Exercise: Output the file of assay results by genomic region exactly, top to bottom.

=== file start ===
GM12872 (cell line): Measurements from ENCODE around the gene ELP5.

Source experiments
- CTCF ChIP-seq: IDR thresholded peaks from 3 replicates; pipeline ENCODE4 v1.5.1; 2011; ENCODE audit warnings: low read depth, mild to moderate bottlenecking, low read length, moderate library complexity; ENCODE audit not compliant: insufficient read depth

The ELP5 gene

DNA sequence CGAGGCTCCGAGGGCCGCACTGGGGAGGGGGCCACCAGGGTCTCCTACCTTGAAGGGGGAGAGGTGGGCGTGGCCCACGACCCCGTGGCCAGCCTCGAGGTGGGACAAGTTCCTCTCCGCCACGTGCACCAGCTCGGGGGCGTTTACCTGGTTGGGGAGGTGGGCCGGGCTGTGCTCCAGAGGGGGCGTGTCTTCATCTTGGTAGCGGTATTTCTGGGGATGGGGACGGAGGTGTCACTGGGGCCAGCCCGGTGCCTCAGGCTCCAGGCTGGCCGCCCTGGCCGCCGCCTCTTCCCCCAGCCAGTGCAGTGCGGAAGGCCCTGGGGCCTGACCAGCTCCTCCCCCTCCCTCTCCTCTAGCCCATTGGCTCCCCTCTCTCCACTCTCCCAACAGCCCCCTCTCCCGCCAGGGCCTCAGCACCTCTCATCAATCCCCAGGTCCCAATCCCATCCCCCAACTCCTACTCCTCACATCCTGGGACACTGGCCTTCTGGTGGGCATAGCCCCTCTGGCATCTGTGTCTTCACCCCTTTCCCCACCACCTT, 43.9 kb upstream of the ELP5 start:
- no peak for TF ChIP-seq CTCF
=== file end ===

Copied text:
GM12872 (cell line): Measurements from ENCODE around the gene ELP5.

Source experiments
- CTCF ChIP-seq: IDR thresholded peaks from 3 replicates; pipeline ENCODE4 v1.5.1; 2011; ENCODE audit warnings: low read depth, mild to moderate bottlenecking, low read length, moderate library complexity; ENCODE audit not compliant: insufficient read depth

The ELP5 gene

DNA sequence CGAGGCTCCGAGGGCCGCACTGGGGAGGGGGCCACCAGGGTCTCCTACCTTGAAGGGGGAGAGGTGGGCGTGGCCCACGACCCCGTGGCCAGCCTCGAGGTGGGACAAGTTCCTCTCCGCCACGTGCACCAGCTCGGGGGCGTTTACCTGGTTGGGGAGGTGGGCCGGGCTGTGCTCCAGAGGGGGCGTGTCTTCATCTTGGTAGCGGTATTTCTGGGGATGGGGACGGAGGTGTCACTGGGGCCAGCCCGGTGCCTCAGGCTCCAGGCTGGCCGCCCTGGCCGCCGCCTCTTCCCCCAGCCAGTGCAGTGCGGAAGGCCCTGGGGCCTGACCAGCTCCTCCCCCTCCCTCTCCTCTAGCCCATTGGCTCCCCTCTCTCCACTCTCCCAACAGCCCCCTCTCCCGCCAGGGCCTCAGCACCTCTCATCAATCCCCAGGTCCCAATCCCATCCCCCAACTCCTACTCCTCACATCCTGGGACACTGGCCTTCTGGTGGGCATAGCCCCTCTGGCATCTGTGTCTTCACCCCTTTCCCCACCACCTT, 43.9 kb upstream of the ELP5 start:
- no peak for TF ChIP-seq CTCF